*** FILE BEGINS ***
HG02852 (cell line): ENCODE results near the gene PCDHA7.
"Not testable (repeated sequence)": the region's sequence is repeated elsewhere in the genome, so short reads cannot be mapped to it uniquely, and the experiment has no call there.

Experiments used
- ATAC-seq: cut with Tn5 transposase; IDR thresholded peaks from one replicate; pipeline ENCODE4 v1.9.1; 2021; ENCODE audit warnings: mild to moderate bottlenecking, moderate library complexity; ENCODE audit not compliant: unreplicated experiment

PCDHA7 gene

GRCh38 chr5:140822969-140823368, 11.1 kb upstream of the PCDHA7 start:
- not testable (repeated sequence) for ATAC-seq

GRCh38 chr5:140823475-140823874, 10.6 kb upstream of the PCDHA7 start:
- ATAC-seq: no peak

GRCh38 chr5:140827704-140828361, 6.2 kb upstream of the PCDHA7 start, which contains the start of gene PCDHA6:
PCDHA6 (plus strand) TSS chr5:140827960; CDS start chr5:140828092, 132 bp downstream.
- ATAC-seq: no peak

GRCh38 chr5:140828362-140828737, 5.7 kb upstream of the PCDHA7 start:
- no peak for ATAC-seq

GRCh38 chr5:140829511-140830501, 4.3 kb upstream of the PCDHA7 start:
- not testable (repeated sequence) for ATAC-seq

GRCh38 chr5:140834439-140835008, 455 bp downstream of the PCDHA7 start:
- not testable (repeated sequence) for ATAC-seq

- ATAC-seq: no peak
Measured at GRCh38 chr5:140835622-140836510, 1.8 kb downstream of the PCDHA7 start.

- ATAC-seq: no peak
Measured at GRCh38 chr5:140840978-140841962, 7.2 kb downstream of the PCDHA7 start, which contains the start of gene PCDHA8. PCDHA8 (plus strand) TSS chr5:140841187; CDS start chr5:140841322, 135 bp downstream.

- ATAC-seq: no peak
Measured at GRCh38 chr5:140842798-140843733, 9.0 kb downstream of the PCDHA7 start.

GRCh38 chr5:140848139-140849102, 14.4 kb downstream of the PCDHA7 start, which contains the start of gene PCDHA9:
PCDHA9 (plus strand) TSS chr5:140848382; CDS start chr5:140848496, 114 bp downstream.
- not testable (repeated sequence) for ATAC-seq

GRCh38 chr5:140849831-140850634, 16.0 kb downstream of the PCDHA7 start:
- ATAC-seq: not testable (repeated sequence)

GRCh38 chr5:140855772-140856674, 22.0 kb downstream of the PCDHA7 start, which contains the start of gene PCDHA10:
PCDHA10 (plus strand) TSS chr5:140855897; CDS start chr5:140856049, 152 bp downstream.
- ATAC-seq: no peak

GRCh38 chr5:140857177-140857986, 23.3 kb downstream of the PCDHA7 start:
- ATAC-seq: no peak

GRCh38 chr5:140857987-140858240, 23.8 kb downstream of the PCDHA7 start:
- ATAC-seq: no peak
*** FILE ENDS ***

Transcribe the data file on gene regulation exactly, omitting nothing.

HG02852 (cell line): ENCODE results near the gene PCDHA7.
"Not testable (repeated sequence)": the region's sequence is repeated elsewhere in the genome, so short reads cannot be mapped to it uniquely, and the experiment has no call there.

Experiments used
- ATAC-seq: cut with Tn5 transposase; IDR thresholded peaks from one replicate; pipeline ENCODE4 v1.9.1; 2021; ENCODE audit warnings: mild to moderate bottlenecking, moderate library complexity; ENCODE audit not compliant: unreplicated experiment

PCDHA7 gene

GRCh38 chr5:140822969-140823368, 11.1 kb upstream of the PCDHA7 start:
- not testable (repeated sequence) for ATAC-seq

GRCh38 chr5:140823475-140823874, 10.6 kb upstream of the PCDHA7 start:
- ATAC-seq: no peak

GRCh38 chr5:140827704-140828361, 6.2 kb upstream of the PCDHA7 start, which contains the start of gene PCDHA6:
PCDHA6 (plus strand) TSS chr5:140827960; CDS start chr5:140828092, 132 bp downstream.
- ATAC-seq: no peak

GRCh38 chr5:140828362-140828737, 5.7 kb upstream of the PCDHA7 start:
- no peak for ATAC-seq

GRCh38 chr5:140829511-140830501, 4.3 kb upstream of the PCDHA7 start:
- not testable (repeated sequence) for ATAC-seq

GRCh38 chr5:140834439-140835008, 455 bp downstream of the PCDHA7 start:
- not testable (repeated sequence) for ATAC-seq

- ATAC-seq: no peak
Measured at GRCh38 chr5:140835622-140836510, 1.8 kb downstream of the PCDHA7 start.

- ATAC-seq: no peak
Measured at GRCh38 chr5:140840978-140841962, 7.2 kb downstream of the PCDHA7 start, which contains the start of gene PCDHA8. PCDHA8 (plus strand) TSS chr5:140841187; CDS start chr5:140841322, 135 bp downstream.

- ATAC-seq: no peak
Measured at GRCh38 chr5:140842798-140843733, 9.0 kb downstream of the PCDHA7 start.

GRCh38 chr5:140848139-140849102, 14.4 kb downstream of the PCDHA7 start, which contains the start of gene PCDHA9:
PCDHA9 (plus strand) TSS chr5:140848382; CDS start chr5:140848496, 114 bp downstream.
- not testable (repeated sequence) for ATAC-seq

GRCh38 chr5:140849831-140850634, 16.0 kb downstream of the PCDHA7 start:
- ATAC-seq: not testable (repeated sequence)

GRCh38 chr5:140855772-140856674, 22.0 kb downstream of the PCDHA7 start, which contains the start of gene PCDHA10:
PCDHA10 (plus strand) TSS chr5:140855897; CDS start chr5:140856049, 152 bp downstream.
- ATAC-seq: no peak

GRCh38 chr5:140857177-140857986, 23.3 kb downstream of the PCDHA7 start:
- ATAC-seq: no peak

GRCh38 chr5:140857987-140858240, 23.8 kb downstream of the PCDHA7 start:
- ATAC-seq: no peak